Business conditions change over time and across regions, but finance professional Dan Freiman '94, MBA '04, says one thing remains constant. "Building relationships is key, as is going in with understanding and respect," he says. "That goes a long way and is a constant process."
Putting people first is especially important when managing global teams, part of Freiman's job at NII, a multinational telecommunications company operating in select Latin American markets. The work requires Freiman to collaborate closely with staff across Latin America, including through monthly trips to the region.
"You have to appreciate the differences between cultures and go in having a true understanding of how they are both different and similar," says Freiman, a 1994 accounting graduate and 2004 MBA graduate at the University of Maryland's Robert H. Smith School of Business.
Over his 17 years with NII, Freiman has cultivated his ability to connect across borders. He says relationship building is a critical component of global mindset. "There's a human element to of all of this," he says. "It's important to get to know people and the challenges they are facing."
Today, Freiman is the vice president and chief financial officer of NII, which has recently shifted focus to Brazil. He is responsible for leading the overall financial management of the company, including financial planning and analysis, accounting and reporting, capital structure and liquidity, taxation, investor relations, corporate development and internal audit.
"As CFO I want people to feel open to having a conservation with me because when people aren't fully sharing and open with you, that's a problem," he says.
Having a team in Reston, Virginia, and a team in Brazil is a challenge. "We have people who are 5,000 miles away in a different time zone, country, culture, running the business day-to-day," Freiman says. "But we are one team."
Over time he has learned a lot about the best ways to work across borders to ensure that NII's employees are aligned. "The team in the U.S. and the team in Brazil value what each other contributes," he says, which is a something that was built over time by ensuring that everyone had clear roles and responsibilities and through constant communication. "It's important to build and foster this mindset," he says.
Another important ingredient for creating a strong team dynamic at NII has been building trust and credibility, which Freiman emphasizes must be demonstrated. "You don't earn it right off the bat," he says. "You have to earn it."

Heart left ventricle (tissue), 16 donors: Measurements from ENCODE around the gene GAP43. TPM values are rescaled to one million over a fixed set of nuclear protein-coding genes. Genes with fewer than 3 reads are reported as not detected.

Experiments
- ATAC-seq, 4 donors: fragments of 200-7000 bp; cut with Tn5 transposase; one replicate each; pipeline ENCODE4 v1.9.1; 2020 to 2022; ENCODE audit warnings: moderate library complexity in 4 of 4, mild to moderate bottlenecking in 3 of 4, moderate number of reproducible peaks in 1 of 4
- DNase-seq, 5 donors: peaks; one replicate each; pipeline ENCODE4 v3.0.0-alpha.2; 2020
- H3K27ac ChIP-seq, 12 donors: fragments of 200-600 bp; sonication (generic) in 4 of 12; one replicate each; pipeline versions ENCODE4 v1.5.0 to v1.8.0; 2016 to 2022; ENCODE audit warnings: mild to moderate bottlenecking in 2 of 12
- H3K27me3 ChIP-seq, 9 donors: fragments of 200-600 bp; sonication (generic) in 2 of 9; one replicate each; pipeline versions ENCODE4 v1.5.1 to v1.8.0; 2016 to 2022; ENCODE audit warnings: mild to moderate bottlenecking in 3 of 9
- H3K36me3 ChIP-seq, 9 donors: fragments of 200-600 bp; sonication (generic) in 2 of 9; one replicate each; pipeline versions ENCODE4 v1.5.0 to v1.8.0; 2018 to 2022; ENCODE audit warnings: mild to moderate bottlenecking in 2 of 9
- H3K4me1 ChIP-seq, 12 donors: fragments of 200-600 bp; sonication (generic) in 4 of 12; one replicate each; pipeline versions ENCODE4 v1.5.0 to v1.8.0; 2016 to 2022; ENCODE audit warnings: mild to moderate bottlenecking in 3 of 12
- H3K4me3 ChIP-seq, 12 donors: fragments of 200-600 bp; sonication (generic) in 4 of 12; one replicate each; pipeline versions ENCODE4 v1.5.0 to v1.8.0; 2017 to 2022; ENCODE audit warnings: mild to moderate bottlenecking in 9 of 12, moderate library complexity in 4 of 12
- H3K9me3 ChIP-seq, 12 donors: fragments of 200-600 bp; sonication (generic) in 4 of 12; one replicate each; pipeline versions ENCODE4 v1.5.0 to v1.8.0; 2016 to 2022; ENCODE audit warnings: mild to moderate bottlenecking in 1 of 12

Freiman also credits relationship building for his success fostering trust and credibility with one of NII's lenders in China during a time when the company was renegotiating its loan. Freiman and his colleagues initially found operating in China challenging due to culture differences. "We spent a lot of time patiently working with our bank partners," he says. "It was important for us to understand how they operate because it's easy to be frustrated if you don't."
He realized that to achieve the best possible outcome for NII, it was necessary to understand where their Chinese partners were coming from and what they needed to feel comfortable with to renegotiate the loan. "We had to be respectful of their process," he says. "Pushing too much might have seemed like we weren't being respectful of this process."
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About the University of Maryland's Robert H. Smith School of Business
The Robert H. Smith School of Business is an internationally recognized leader in management education and research. One of 12 colleges and schools at the University of Maryland, College Park, the Smith School offers undergraduate, full-time and part-time MBA, executive MBA, online MBA, specialty master's, PhD and executive education programs, as well as outreach services to the corporate community. The school offers its degree, custom and certification programs in learning locations in North America and Asia.